Fewer than one in 10 workers say they expect to retire before age 60, when in fact 36% of retirees say they stopped working before 60. Comparatively, only 29% of workers retired between the ages of 60 and 64 and only 9% retired at the traditional age of 65. The odds of making it until age 70 and still working — which more than one-quarter of workers say they want to do — are even slimmer. A mere 6% manage to last that long.

“Most retirees retired earlier than they planned predominantly due to health problems,” says Luke Vandermillen, vice president of the Principal Financial Group, a co-sponsor of the study. “All you can do is try to control what you have planned, how you have saved, and whether you’ve taken steps to prepare for retirement as best you can.”

What’s clear is that the vast majority of premature retirees did not leave work because they wanted to. Sixty percent of premature retirees cited health issues or a disability as the reason. Others had little choice in the matter — their company downsized or closed, leaving them out of a job (27%), or they needed to care for a spouse or family member (22%).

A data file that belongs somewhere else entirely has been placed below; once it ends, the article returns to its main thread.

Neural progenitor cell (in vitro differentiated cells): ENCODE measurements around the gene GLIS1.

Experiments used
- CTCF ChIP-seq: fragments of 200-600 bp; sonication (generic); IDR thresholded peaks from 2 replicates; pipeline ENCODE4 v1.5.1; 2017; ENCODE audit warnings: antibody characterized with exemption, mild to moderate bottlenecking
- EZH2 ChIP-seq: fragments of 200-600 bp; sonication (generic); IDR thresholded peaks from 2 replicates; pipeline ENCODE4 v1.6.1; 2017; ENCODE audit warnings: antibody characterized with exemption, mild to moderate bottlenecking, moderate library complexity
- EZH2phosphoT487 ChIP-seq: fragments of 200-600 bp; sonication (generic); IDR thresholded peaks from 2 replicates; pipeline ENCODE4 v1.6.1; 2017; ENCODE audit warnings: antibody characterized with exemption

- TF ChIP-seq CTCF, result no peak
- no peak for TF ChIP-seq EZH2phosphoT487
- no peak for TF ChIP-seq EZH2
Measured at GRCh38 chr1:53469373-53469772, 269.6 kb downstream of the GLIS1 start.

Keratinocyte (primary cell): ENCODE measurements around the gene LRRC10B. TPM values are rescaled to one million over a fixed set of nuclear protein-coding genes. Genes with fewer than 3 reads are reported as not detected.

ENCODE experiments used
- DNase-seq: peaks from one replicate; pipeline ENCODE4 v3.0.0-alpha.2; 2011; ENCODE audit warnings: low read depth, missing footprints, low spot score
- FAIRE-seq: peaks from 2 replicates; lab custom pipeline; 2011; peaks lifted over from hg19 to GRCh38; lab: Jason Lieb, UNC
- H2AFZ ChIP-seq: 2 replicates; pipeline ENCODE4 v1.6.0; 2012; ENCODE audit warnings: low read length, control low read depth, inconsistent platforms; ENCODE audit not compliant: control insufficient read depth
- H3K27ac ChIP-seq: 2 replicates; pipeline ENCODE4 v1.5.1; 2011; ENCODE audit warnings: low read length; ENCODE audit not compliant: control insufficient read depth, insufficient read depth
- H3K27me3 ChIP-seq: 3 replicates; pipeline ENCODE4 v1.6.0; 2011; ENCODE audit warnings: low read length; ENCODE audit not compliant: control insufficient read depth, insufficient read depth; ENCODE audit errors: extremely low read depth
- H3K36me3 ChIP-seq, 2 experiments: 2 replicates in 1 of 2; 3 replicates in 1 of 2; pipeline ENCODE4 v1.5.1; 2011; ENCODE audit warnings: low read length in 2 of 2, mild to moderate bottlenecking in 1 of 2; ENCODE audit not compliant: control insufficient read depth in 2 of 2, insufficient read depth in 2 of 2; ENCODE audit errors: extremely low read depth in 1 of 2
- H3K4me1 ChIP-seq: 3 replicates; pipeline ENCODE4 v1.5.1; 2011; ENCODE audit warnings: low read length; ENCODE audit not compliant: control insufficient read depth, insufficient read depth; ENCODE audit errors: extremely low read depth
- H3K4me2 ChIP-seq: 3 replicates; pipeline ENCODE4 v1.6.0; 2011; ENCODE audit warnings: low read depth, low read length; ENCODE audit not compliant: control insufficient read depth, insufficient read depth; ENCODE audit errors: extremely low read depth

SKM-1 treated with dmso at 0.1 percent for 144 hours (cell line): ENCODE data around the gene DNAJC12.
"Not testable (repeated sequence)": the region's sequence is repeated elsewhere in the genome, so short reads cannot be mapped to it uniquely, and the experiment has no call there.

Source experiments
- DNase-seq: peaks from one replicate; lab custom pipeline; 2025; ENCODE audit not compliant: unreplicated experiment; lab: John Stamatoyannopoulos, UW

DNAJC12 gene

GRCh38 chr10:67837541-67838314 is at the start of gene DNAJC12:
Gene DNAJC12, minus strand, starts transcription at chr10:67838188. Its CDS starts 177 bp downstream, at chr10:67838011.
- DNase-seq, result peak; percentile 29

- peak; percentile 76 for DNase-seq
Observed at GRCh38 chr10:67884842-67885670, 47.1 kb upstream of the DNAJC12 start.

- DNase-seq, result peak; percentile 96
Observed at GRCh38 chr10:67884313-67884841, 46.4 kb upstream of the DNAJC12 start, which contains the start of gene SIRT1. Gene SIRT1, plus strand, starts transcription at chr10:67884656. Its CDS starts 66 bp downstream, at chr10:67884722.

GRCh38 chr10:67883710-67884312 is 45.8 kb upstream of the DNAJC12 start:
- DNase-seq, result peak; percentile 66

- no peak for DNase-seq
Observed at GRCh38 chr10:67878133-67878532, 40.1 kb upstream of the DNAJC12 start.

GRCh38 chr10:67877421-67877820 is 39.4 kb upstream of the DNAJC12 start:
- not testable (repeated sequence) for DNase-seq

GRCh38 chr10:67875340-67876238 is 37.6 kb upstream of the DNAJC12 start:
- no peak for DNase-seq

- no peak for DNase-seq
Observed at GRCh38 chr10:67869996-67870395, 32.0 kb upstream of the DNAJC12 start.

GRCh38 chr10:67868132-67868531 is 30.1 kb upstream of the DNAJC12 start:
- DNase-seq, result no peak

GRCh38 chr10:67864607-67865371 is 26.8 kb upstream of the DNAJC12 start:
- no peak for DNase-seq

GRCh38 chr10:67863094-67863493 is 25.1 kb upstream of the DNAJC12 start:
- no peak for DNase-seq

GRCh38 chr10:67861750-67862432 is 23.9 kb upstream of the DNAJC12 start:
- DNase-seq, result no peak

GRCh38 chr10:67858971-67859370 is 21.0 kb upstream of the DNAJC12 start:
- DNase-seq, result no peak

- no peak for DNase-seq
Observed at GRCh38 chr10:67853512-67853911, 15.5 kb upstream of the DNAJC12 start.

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Saving Earlier

August 4, 2014

More great research from the Center for Retirement Research at Boston College.  Click here for their latest piece How Much Should People Save?  One of the more interesting parts of the research to me was the massive benefits of saving earlier and retiring later.  Common sense, but the table below makes it clear how much easier retirement planning becomes when one starts early.

Table 5. Saving Earlier

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Unlucky Umberto

July 25, 2014

One reason to invest in our Global Macro portfolio: Decrease the chances that you are “Unlucky Umberto.”  Click here to read more (NYT).

A brief description of our Global Macro portfolio is as follows:

This global tactical asset allocation strategy seeks to achieve meaningful risk diversification and investment returns.  The strategy invests across multiple asset classes: Domestic Equities (long & inverse), International Equities (long & inverse), Fixed Income, Real Estate, Currencies, and Commodities.  Exposure to each of these areas is achieved through exchange-traded funds (ETFs).

The idea of risk diversification is that by expanding the number of asset classes in the investment universe and by giving yourself the flexibility to overweight and underweight those asset classes based on relative strength an investor can seek to avoid extended periods of time with poor returns, especially in the later decades of an investor’s life.

E-mail andyh@dorseywright.com to request a brochure on our Global Macro portfolio.

A relative strength strategy is NOT a guarantee.  There may be times where all investments and strategies are unfavorable and depreciate in value.  Past performance is no guarantee of future returns.

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Why Bother With Active?

July 14, 2014